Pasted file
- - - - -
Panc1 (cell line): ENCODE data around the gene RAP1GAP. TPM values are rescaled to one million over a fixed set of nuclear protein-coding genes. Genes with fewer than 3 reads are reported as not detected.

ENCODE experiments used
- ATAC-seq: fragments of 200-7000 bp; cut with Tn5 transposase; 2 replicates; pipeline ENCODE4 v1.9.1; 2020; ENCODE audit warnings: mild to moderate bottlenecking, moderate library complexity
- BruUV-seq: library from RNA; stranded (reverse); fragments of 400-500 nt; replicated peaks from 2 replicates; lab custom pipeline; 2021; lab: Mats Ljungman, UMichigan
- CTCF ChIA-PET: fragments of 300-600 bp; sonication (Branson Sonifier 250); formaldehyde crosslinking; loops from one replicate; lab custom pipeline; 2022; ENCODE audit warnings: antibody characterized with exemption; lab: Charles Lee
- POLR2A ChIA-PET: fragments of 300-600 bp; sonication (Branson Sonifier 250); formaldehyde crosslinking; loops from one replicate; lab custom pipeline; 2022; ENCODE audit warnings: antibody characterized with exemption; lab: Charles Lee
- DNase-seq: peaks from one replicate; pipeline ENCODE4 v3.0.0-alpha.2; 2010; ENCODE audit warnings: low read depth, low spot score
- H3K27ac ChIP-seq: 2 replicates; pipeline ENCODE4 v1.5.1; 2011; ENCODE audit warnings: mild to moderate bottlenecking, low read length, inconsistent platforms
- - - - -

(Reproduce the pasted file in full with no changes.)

Panc1 (cell line): ENCODE data around the gene RAP1GAP. TPM values are rescaled to one million over a fixed set of nuclear protein-coding genes. Genes with fewer than 3 reads are reported as not detected.

ENCODE experiments used
- ATAC-seq: fragments of 200-7000 bp; cut with Tn5 transposase; 2 replicates; pipeline ENCODE4 v1.9.1; 2020; ENCODE audit warnings: mild to moderate bottlenecking, moderate library complexity
- BruUV-seq: library from RNA; stranded (reverse); fragments of 400-500 nt; replicated peaks from 2 replicates; lab custom pipeline; 2021; lab: Mats Ljungman, UMichigan
- CTCF ChIA-PET: fragments of 300-600 bp; sonication (Branson Sonifier 250); formaldehyde crosslinking; loops from one replicate; lab custom pipeline; 2022; ENCODE audit warnings: antibody characterized with exemption; lab: Charles Lee
- POLR2A ChIA-PET: fragments of 300-600 bp; sonication (Branson Sonifier 250); formaldehyde crosslinking; loops from one replicate; lab custom pipeline; 2022; ENCODE audit warnings: antibody characterized with exemption; lab: Charles Lee
- DNase-seq: peaks from one replicate; pipeline ENCODE4 v3.0.0-alpha.2; 2010; ENCODE audit warnings: low read depth, low spot score
- H3K27ac ChIP-seq: 2 replicates; pipeline ENCODE4 v1.5.1; 2011; ENCODE audit warnings: mild to moderate bottlenecking, low read length, inconsistent platforms